Publish in Perspectives - Wednesday, June 12, 2019
Carnival Fathom's 704-passenger Adonia luxury cruise ship arrived in Cuban capital Havana on May 2, 2016 -- the first cruise from the US to Cuba in more than 50 years. (Photo: Carnival)
Andres Fernandez, Aymee D. Valdivia Granda and Jonathan M. Epstein, Holland & Knight. (Latinvex collage)
Changes in regulations will have major effect on cruise ships, private aircraft.
BY AYMEE D. VALDIVIA, JONATHAN EPSTEIN AND ANDRES FERNANDEZ
The U.S. Department of the Treasury's Office of Foreign Assets Control (OFAC) and the U.S. Department of Commerce's Bureau of Industry and Securities (BIS) on June 4, 2019, announced changes to the Cuban Assets Control Regulations (CACR) and the Export Administration Regulations (EAR), respectively. Both agencies also updated their respective frequently asked questions (FAQs) explaining the amendments, which take effect on June 5, 2019.
These amendments implement one aspect of the U.S.-Cuba policy announced by the Trump Administration on April 17, 2019: the restriction of non-family travel through the elimination of the P2P travel category (part of the educational travel authorization). However, the changes taking effect on June 5, 2019, do not restrict any other travel category and do not limit money remittances to Cuba or end the use of "U-turn" transactions. It is possible that additional changes to the U.S.-Cuba regulations addressing these matters may be implemented in the near future.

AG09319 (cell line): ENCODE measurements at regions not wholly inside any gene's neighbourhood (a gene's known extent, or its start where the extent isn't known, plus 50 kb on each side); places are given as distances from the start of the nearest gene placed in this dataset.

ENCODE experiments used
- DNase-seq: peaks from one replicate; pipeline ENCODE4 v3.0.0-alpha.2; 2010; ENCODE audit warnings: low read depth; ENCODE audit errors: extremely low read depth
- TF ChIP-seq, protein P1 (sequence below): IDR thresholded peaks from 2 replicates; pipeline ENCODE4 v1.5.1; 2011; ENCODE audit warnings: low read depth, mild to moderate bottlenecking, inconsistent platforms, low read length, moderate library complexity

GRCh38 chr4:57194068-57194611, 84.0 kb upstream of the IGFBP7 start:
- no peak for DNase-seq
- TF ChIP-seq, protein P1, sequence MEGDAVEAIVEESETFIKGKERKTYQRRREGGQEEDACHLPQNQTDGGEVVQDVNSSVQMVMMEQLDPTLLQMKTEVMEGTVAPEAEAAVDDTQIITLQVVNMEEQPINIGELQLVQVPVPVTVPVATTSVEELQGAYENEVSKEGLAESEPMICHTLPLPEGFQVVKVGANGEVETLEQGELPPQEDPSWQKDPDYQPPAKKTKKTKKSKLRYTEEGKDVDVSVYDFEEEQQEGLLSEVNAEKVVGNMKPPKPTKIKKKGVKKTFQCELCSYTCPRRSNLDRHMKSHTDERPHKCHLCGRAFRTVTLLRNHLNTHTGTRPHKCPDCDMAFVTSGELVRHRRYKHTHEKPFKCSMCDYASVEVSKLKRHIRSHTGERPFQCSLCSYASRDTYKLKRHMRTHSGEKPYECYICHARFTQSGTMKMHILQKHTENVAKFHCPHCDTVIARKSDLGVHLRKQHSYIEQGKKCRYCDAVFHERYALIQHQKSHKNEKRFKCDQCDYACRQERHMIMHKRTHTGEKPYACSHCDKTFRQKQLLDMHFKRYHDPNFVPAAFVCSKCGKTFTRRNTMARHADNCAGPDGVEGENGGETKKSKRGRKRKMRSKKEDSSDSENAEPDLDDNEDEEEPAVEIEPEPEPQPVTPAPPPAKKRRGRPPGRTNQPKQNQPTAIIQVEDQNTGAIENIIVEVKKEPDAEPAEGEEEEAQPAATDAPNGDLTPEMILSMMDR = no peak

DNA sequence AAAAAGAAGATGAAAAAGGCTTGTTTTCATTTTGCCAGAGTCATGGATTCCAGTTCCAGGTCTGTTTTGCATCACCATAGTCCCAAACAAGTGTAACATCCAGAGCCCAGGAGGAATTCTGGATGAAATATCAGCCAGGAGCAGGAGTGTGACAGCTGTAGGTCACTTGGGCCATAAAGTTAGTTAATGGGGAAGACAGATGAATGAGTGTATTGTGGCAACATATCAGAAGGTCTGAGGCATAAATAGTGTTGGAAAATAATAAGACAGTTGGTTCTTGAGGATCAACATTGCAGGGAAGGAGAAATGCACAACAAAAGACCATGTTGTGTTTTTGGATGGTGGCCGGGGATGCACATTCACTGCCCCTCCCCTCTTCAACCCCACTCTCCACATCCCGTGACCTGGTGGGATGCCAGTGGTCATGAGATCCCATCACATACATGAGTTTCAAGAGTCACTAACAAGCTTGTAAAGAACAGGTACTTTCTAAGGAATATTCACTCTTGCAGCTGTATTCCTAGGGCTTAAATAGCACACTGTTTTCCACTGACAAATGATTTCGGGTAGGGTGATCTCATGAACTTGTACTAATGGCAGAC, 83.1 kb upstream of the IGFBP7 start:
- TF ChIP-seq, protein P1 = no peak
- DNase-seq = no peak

On the other hand, the new amendments go beyond what was announced by both U.S. Secretary of State Mike Pompeo and National Security Advisor John Bolton on April 17 because they include an unexpected prohibition on the "exportation" to Cuba (i.e., temporary transportation from the U.S. to Cuba) of most commercial and private vessels (including cruise ships) as well as of private and corporate aircraft. Such change has an immediate, detrimental impact on U.S. cruise lines operating in Cuba.
People-to-People Travel Category Completely Eliminated
The general license under Section 515.565(b) of the CACR that authorized U.S. persons to travel to Cuba under the group P2P travel category is eliminated. Group P2P travel consisted of educational exchanges not involving academic study pursuant to a degree program that was organized under the auspices of an organization that is a person subject to U.S. jurisdiction and that sponsors such exchanges to promote people-to-people contact. This sub-category of authorized travel was part of the Educational Activities broader category under Section 515.565 of the CACR. The "individual" P2P (not requiring to be organized by an organization that is a person subject to U.S. jurisdiction) had been eliminated as of Nov. 9, 2017.